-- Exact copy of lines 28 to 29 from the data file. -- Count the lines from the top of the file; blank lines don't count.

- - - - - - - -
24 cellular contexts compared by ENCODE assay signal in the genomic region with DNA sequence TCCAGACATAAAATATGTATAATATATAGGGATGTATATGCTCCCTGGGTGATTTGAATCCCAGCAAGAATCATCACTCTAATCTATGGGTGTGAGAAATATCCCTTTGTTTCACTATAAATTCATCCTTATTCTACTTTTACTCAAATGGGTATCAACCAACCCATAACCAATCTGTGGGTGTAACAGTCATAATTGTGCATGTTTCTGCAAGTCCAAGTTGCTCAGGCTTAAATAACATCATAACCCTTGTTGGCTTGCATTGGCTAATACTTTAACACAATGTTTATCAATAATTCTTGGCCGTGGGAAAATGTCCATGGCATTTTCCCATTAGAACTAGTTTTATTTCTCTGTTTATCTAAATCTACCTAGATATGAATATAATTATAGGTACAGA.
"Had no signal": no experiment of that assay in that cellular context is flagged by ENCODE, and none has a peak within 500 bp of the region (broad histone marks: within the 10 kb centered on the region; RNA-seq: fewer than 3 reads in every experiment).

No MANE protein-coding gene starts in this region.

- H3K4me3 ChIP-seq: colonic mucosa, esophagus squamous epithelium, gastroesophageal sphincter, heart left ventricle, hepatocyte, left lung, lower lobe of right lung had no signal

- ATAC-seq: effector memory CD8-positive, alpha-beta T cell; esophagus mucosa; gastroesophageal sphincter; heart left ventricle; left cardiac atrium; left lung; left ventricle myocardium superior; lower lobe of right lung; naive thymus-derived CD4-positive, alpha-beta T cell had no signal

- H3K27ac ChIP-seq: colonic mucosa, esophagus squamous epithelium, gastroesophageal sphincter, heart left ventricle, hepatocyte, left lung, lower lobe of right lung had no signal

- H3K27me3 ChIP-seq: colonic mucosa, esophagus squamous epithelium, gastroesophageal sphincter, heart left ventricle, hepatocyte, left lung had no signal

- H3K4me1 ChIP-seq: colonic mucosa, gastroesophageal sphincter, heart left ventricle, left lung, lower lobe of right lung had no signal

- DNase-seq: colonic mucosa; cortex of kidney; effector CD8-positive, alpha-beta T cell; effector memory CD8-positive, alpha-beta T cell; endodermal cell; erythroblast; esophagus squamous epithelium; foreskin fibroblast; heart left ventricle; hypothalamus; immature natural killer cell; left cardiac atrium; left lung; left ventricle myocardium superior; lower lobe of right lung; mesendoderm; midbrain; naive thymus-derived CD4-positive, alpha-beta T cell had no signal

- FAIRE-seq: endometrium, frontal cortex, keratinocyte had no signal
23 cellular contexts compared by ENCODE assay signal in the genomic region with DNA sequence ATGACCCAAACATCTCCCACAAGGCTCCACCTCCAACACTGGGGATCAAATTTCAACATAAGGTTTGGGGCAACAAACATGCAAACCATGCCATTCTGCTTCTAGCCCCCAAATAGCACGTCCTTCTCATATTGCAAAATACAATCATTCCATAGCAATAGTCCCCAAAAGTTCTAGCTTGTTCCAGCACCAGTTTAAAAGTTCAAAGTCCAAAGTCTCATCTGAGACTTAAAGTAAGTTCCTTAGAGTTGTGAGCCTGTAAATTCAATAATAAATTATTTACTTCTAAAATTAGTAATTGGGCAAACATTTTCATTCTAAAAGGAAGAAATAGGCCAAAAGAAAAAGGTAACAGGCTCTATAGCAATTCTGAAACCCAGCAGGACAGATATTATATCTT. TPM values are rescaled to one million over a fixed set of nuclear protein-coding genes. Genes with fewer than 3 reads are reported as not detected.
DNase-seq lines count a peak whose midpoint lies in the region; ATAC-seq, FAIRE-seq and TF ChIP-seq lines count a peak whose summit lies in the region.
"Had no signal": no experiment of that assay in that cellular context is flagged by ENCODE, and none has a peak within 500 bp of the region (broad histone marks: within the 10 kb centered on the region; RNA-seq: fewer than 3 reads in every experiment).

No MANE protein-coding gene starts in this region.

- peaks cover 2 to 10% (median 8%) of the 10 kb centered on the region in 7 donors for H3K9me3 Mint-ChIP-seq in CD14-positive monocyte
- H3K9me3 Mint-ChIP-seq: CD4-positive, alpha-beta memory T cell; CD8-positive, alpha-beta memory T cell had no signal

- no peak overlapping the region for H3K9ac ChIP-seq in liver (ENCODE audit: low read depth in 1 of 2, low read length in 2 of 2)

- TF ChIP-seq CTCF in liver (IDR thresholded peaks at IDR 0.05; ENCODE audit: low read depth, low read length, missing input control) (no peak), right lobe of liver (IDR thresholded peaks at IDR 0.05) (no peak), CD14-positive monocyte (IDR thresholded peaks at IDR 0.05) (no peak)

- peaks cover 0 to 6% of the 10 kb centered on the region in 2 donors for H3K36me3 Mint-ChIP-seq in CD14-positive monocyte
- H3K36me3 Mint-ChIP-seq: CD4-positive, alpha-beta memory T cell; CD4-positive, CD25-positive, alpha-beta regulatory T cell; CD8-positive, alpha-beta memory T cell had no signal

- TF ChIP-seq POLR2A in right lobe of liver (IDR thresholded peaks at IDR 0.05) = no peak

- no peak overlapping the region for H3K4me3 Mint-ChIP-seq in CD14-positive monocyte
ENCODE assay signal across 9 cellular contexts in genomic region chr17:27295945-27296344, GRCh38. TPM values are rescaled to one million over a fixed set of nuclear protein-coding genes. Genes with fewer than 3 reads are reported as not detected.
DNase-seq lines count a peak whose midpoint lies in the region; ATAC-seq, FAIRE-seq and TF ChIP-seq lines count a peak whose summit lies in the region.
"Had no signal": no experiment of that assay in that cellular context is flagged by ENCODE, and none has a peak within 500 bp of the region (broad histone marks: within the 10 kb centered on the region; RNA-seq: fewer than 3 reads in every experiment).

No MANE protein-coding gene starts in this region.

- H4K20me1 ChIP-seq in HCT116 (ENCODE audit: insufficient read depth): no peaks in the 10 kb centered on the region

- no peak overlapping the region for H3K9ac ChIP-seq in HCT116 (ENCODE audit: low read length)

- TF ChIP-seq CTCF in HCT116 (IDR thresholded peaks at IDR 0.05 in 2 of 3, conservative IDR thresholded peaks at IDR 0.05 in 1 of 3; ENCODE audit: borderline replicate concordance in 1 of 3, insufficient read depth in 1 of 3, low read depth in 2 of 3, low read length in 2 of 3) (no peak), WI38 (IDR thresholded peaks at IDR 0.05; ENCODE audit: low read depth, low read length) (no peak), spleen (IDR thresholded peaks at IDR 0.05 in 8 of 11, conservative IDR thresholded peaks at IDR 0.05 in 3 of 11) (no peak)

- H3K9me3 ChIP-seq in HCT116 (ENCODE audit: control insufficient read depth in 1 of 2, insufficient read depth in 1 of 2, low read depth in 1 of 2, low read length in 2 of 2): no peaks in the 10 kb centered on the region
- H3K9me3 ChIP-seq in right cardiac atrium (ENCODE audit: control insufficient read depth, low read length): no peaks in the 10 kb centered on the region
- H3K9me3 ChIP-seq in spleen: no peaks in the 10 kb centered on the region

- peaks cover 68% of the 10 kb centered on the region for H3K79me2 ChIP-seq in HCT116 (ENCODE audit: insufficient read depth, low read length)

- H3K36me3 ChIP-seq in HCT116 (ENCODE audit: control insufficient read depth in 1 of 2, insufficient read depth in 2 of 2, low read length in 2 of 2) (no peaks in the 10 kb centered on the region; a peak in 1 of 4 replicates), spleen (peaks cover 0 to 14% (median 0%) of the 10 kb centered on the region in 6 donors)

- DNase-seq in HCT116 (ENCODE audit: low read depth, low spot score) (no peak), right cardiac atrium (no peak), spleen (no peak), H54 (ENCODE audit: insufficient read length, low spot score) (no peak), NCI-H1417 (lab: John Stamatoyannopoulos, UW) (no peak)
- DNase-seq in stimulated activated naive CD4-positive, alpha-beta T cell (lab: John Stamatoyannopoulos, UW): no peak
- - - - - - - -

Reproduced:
- no peak overlapping the region for H3K9ac ChIP-seq in HCT116 (ENCODE audit: low read length)

- TF ChIP-seq CTCF in HCT116 (IDR thresholded peaks at IDR 0.05 in 2 of 3, conservative IDR thresholded peaks at IDR 0.05 in 1 of 3; ENCODE audit: borderline replicate concordance in 1 of 3, insufficient read depth in 1 of 3, low read depth in 2 of 3, low read length in 2 of 3) (no peak), WI38 (IDR thresholded peaks at IDR 0.05; ENCODE audit: low read depth, low read length) (no peak), spleen (IDR thresholded peaks at IDR 0.05 in 8 of 11, conservative IDR thresholded peaks at IDR 0.05 in 3 of 11) (no peak)